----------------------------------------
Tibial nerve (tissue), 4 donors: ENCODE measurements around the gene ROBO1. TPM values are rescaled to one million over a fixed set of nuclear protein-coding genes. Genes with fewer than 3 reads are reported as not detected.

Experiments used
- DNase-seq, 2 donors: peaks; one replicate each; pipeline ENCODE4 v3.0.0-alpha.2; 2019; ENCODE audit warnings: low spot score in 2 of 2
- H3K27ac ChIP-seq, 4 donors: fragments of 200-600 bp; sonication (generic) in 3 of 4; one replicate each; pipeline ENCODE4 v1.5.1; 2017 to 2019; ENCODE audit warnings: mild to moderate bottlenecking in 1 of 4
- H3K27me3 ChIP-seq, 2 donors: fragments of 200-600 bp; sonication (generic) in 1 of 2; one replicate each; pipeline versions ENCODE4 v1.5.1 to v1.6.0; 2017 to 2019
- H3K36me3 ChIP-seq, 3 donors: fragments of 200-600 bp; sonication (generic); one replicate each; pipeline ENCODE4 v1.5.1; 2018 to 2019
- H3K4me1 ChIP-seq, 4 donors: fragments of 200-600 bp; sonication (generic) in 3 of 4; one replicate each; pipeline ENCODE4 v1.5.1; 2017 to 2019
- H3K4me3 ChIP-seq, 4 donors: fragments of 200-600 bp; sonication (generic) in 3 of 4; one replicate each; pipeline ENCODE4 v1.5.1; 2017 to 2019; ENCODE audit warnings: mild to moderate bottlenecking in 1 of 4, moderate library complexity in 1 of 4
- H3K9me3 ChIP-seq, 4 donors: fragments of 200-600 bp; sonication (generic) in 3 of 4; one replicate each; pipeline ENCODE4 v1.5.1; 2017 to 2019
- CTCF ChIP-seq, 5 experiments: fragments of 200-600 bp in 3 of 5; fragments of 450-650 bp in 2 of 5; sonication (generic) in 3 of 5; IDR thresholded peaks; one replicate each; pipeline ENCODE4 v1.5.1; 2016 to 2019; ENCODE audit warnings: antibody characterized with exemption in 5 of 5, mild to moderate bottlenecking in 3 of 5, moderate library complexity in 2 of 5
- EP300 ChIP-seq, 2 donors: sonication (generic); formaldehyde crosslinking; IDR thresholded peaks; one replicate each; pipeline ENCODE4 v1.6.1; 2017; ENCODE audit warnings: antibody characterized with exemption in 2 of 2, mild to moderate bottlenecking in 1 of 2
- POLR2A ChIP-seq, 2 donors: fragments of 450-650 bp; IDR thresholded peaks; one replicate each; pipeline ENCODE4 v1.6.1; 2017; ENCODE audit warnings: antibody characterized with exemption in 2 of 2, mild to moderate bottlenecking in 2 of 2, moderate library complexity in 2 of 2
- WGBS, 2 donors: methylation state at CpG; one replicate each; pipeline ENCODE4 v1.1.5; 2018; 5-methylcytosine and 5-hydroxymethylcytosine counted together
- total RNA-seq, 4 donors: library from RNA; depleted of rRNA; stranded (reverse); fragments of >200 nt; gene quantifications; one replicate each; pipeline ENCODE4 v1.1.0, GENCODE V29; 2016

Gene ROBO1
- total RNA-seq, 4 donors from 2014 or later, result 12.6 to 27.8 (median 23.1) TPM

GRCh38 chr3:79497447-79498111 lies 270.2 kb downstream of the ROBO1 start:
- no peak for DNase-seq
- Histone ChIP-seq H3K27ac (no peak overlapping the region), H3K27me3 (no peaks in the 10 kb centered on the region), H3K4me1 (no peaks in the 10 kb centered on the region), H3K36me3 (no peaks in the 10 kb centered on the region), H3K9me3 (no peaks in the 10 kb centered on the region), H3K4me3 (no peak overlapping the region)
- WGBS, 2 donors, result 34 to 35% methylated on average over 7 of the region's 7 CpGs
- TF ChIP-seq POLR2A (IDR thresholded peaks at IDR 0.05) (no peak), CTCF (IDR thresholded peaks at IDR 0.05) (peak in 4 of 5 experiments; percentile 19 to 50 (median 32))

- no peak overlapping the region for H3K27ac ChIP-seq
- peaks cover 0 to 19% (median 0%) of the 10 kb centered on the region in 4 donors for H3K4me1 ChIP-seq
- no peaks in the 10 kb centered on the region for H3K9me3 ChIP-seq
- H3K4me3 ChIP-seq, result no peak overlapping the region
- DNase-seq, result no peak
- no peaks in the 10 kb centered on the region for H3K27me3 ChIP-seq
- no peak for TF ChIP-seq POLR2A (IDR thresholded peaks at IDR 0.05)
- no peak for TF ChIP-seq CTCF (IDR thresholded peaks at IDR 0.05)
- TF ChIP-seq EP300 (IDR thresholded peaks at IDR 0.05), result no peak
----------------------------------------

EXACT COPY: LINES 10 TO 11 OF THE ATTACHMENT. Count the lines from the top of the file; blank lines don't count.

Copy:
- CTCF ChIP-seq, 5 experiments: fragments of 200-600 bp in 3 of 5; fragments of 450-650 bp in 2 of 5; sonication (generic) in 3 of 5; IDR thresholded peaks; one replicate each; pipeline ENCODE4 v1.5.1; 2016 to 2019; ENCODE audit warnings: antibody characterized with exemption in 5 of 5, mild to moderate bottlenecking in 3 of 5, moderate library complexity in 2 of 5
- EP300 ChIP-seq, 2 donors: sonication (generic); formaldehyde crosslinking; IDR thresholded peaks; one replicate each; pipeline ENCODE4 v1.6.1; 2017; ENCODE audit warnings: antibody characterized with exemption in 2 of 2, mild to moderate bottlenecking in 1 of 2